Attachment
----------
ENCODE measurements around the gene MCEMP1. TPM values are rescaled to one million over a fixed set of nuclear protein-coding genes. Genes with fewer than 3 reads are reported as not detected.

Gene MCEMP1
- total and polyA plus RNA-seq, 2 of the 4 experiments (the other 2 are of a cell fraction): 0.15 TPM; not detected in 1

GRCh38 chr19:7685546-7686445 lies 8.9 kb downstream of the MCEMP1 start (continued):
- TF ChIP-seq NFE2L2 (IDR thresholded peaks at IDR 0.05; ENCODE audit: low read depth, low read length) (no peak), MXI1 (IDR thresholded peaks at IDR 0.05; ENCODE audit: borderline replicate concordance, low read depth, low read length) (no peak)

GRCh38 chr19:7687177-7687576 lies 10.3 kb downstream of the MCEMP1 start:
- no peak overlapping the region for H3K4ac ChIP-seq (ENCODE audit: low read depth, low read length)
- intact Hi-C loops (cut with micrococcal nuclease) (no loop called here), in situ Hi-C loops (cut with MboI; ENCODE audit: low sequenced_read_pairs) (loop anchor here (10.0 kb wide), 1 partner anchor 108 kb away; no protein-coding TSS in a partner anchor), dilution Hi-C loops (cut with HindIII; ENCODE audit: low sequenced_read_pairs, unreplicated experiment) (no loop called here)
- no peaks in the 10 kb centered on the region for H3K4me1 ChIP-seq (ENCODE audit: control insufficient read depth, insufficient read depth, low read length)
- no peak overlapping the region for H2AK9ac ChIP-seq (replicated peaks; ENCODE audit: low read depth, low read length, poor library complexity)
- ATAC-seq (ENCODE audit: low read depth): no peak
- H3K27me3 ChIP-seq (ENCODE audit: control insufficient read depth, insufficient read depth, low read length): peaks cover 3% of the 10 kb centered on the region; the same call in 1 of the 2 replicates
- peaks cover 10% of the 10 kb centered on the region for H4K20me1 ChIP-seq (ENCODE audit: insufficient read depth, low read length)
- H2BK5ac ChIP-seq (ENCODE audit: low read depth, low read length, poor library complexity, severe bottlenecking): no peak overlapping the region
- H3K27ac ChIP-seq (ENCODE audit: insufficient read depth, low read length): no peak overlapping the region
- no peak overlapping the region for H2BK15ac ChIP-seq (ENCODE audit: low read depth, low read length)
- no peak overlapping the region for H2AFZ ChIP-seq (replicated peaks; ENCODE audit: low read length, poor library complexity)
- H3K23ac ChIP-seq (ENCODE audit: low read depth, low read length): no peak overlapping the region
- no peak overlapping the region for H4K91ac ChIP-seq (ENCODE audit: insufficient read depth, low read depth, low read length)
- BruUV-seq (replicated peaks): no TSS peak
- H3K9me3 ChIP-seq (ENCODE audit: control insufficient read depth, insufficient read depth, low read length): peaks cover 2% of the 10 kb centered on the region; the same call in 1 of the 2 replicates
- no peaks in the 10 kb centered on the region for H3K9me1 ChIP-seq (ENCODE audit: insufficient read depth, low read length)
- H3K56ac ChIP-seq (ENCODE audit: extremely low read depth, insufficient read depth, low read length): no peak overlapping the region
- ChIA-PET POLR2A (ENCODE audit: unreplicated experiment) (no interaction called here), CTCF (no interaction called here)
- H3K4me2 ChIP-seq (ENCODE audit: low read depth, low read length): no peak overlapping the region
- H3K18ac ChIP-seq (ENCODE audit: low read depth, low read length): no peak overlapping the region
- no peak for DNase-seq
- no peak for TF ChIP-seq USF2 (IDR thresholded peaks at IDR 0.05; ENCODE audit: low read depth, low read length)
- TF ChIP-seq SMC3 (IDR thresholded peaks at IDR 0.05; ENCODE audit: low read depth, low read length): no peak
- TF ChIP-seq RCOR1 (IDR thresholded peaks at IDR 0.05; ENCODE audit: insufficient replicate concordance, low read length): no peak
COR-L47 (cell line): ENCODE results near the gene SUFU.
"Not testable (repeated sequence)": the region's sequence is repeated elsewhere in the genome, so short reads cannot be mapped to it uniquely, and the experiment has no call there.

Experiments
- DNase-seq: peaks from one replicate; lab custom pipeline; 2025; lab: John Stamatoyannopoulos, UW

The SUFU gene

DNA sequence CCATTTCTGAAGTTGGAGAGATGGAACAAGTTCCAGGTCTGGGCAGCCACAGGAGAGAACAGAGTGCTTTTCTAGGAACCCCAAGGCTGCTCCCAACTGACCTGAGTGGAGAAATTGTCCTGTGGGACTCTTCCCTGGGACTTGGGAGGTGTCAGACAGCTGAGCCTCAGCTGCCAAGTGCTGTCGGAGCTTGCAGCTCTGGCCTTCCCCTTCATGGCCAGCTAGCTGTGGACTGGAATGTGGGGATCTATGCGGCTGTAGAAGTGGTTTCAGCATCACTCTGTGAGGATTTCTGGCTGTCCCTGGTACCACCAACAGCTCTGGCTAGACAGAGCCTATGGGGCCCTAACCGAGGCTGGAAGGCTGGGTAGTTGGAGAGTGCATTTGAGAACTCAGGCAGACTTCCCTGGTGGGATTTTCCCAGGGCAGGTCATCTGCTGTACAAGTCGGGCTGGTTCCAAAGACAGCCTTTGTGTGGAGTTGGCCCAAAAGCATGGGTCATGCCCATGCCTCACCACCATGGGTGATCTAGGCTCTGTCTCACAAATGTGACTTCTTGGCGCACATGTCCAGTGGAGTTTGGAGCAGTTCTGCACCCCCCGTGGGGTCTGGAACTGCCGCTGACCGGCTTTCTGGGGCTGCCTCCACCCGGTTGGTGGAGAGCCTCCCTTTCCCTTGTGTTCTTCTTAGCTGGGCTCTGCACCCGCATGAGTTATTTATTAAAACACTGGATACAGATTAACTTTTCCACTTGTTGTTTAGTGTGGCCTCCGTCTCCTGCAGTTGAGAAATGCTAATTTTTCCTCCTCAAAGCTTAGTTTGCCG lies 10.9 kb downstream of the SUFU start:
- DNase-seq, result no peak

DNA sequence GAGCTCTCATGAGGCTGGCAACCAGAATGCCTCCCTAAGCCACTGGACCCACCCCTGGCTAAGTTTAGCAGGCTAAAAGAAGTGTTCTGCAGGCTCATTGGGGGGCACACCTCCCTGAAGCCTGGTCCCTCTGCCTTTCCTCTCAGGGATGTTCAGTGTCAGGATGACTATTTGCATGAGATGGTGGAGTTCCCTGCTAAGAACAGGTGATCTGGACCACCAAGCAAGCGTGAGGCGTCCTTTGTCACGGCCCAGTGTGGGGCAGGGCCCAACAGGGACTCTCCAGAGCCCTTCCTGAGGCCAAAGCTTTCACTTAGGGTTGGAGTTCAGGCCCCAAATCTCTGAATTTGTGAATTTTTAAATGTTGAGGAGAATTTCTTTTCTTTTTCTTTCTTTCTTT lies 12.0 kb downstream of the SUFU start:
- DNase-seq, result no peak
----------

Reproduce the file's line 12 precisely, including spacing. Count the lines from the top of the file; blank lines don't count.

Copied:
- H3K27me3 ChIP-seq (ENCODE audit: control insufficient read depth, insufficient read depth, low read length): peaks cover 3% of the 10 kb centered on the region; the same call in 1 of the 2 replicates